DBA Faculty Spotlight: Dr. Hui Zhao

Meet Dr. Hui Zhao, Professor of Supply Chain Management and Charles and Lilian Binder Faculty Fellow at Smeal. Discover the Business Analytics course she teaches, focusing on data-driven decision-making, descriptive, predictive, and prescriptive analytics. Explore her research expertise in supply chain management, addressing complex problems involving decentralized agents and misaligned incentives. Learn about her work in the pharmaceutical/healthcare industry and its implications for public policy. Visit her Smeal Directory profile for more information.

Dr. Hui Zhao, Professor of Supply Chain Management, and Charles and Lilian Binder Faculty Fellow.



Some of the best and brightest minds in business call Smeal their professional home. Our faculty's contributions to teaching and research are heard around the world. And their commitment to partnering with our students is seen, heard, and experienced in our classrooms and beyond. 

Here, we introduce you to Dr. Hui Zhao, Professor of Supply Chain Management, and Charles and Lilian Binder Faculty Fellow

What DBA course(s) are you teaching?

SCIS 501: Business Analytics

What are you excited to cover/explore and why?

In today's digital world where data is generated daily, how to use data to help make better decisions is important for every industry. Business analytics is the practice of analyzing and interpreting data to gain insights that can be used to help make business decisions, improve performance, and inform strategic planning. In this class, I'm excited to introduce various data-driven techniques and tools that are commonly used in Business Analytics.

We organize our material in terms of descriptive analytics (what happened), predictive analytics (what will happen), prescriptive analytics (what should happen). We will focus on establishing the necessary concepts that help to answer the question of when to use what, while giving plenty of hands-on practices.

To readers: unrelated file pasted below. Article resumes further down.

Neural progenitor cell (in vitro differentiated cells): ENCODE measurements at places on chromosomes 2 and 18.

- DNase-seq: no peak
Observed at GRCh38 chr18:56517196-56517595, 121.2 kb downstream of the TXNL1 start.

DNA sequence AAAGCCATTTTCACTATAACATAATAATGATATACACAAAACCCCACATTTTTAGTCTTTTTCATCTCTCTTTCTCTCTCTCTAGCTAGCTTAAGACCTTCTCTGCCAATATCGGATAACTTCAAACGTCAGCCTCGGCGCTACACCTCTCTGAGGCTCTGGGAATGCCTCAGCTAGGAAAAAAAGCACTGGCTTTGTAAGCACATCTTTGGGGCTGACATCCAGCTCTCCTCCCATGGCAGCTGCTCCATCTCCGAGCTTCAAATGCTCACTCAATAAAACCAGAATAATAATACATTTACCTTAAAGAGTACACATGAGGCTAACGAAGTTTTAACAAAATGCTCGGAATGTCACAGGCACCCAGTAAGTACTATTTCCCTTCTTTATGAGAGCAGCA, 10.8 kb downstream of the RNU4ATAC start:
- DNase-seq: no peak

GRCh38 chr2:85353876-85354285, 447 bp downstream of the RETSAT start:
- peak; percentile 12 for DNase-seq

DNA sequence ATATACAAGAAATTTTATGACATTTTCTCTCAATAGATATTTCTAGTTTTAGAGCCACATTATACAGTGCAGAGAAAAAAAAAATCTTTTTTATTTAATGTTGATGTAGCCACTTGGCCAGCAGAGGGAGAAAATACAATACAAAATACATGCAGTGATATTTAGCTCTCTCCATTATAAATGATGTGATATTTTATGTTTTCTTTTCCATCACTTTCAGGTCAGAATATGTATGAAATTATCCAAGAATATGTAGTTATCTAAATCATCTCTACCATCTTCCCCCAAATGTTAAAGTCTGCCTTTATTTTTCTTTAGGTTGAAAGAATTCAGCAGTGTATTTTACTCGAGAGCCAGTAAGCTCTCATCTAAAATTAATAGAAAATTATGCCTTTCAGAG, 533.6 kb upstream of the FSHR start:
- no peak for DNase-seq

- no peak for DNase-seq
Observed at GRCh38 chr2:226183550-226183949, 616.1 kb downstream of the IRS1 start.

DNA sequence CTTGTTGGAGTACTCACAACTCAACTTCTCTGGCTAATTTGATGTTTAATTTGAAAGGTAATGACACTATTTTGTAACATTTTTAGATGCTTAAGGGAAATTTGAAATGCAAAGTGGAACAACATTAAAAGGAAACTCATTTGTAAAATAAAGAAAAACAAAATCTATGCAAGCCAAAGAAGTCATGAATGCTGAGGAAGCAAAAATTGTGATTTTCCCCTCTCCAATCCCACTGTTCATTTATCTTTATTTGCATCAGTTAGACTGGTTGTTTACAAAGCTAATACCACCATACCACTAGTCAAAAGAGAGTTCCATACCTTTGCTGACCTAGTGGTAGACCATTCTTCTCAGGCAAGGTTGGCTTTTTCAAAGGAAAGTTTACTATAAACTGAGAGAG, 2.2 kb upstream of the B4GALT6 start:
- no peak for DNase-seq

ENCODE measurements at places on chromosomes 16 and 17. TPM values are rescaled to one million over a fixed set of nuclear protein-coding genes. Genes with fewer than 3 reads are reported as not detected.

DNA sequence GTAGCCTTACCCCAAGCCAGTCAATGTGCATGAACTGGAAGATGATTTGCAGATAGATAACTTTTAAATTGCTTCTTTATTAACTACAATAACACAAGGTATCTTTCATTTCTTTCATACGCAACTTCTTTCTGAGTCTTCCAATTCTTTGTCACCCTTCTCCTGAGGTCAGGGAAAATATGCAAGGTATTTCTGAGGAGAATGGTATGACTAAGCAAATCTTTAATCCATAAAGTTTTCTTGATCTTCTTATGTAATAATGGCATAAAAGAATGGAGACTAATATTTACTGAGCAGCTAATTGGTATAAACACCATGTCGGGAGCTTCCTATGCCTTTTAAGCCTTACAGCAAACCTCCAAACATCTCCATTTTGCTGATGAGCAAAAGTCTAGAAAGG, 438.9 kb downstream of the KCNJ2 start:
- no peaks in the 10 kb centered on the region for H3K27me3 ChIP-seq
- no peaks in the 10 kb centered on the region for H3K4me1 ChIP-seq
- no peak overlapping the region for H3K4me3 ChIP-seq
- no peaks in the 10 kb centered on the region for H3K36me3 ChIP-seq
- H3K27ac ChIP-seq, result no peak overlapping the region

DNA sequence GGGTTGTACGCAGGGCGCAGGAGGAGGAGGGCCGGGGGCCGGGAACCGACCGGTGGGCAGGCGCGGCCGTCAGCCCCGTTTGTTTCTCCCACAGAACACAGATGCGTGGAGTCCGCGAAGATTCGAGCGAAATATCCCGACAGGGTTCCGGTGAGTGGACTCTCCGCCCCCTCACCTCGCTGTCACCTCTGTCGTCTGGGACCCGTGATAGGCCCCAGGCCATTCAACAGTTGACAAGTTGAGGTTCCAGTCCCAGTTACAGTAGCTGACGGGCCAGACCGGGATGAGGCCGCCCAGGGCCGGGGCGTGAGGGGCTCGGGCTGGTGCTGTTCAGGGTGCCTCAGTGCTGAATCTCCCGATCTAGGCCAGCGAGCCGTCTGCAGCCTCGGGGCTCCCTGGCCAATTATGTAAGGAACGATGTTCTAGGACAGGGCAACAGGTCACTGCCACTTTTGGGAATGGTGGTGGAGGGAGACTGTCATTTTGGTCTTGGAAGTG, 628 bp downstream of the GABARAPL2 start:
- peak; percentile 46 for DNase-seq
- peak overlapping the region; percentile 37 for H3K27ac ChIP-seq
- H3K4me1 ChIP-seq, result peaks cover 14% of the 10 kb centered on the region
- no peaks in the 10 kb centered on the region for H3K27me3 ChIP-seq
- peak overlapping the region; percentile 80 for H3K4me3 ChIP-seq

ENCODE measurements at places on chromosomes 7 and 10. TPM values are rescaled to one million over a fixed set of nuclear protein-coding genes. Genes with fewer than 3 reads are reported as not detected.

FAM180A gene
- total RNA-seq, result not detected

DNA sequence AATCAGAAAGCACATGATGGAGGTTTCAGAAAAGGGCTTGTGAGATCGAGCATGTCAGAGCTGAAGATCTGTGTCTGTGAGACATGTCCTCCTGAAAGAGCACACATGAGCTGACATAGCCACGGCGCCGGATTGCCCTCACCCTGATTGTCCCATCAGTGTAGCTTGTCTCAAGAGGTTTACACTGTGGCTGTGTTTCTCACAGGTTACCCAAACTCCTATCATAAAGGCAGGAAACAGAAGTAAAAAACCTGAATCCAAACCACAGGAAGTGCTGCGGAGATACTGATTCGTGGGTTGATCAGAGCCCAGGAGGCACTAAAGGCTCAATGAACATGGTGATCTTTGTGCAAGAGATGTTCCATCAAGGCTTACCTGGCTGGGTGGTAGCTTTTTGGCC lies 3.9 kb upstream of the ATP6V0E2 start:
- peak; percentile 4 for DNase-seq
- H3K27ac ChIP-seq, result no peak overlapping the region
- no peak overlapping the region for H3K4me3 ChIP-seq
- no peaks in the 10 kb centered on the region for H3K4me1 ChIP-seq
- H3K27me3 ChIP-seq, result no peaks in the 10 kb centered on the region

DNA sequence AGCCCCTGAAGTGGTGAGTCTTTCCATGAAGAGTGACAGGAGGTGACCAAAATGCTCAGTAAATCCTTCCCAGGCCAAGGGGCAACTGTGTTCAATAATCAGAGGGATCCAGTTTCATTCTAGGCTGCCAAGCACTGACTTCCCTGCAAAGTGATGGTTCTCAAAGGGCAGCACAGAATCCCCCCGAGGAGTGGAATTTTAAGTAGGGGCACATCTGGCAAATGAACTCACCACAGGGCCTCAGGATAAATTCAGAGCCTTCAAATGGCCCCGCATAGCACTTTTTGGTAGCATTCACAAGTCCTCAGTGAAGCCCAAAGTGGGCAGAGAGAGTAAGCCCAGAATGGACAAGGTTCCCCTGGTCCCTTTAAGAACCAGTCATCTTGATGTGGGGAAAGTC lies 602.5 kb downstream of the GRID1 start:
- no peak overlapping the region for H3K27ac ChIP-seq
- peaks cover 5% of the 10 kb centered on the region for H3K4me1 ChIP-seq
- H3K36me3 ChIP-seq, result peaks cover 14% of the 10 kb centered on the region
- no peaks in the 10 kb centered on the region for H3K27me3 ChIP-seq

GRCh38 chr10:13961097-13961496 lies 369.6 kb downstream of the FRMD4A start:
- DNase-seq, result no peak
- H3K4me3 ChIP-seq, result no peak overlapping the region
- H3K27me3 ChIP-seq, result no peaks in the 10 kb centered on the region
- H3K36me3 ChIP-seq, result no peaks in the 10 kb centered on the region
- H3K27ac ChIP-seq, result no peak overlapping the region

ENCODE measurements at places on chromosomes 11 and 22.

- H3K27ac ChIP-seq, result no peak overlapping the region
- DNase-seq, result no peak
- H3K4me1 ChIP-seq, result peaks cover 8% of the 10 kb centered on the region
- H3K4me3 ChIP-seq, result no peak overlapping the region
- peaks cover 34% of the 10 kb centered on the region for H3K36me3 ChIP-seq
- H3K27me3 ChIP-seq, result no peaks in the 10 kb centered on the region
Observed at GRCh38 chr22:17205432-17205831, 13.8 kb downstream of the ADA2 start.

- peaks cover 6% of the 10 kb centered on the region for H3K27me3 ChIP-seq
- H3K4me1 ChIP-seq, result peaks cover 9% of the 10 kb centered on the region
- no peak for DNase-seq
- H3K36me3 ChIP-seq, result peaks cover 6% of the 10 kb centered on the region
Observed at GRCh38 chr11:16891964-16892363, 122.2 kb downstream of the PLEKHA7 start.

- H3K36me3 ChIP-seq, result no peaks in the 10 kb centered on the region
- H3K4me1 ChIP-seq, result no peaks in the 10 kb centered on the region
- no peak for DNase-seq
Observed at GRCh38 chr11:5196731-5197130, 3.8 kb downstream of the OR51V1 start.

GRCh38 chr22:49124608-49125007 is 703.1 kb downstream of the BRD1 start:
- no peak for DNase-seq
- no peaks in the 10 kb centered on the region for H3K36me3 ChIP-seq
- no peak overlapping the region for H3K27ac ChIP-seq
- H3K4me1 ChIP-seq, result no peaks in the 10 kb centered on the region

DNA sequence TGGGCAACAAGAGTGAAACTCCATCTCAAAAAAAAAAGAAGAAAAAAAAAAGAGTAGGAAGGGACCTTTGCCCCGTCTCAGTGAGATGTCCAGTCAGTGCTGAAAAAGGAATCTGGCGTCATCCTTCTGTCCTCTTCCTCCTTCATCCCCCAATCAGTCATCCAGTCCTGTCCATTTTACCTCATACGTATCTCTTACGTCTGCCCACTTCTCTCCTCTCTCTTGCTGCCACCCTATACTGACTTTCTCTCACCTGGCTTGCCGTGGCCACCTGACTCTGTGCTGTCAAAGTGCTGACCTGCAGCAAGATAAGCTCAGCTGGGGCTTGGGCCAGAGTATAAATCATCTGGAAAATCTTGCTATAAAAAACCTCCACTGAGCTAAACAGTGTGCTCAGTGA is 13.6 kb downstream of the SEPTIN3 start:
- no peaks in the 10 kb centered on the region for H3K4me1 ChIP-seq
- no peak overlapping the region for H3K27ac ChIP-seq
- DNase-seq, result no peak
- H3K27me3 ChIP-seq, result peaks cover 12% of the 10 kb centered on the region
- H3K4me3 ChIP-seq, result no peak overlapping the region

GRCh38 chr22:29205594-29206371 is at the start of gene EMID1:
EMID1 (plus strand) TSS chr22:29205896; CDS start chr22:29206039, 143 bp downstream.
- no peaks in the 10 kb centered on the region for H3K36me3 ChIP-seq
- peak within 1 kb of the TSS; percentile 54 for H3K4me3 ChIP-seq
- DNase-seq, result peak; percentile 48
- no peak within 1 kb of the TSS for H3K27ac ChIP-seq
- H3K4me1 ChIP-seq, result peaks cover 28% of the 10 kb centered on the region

What are some of your main goals/expectations as a professor to DBA students?

My goal is to expose the students to a variety of useful tools that will help with what they can do for their research and practice. By definition, data-driven is quantitative. So I hope students will be willing and prepared to try new things. It would also be critical that they brush off their basic quantitative skills (statistics and basic algebra) so they can benefit better from the class.

How would you summarize your research expertise?

My general research area is supply chain management. Many business problems are difficult to solve because they involve multiple agents with misaligned incentives. My research develops analytics models to distill the complex interactions among decentralized agents and proposes mechanisms that align incentives, induce collaboration, and thus, improve supply chain efficiency.

My work focuses on “messy” problems of practical importance, aiming for advances of knowledge and broader impact. Having worked on research in a variety of industry settings, most of my current research focuses on the pharmaceutical/healthcare industry context. I am particularly interested in pharmaceutical/healthcare supply chains and innovations in pharmaceutical/health sector (online platforms, telehealth systems, applications of new technology). Since the pharmaceutical and healthcare industry is heavily regulated, most of my work has implications for health public policy.

What was the most helpful advice you’ve received from a professor/manager that still holds true?

There is a saying in "Confucian Analects":"When three are walking together, I am sure to find teachers among them. I will select their good qualities and follow them, their bad qualities and avoid them." This has been a great reminder to me to be open-minded, ready to learn from all around me.

View Hui's Smeal Directory profile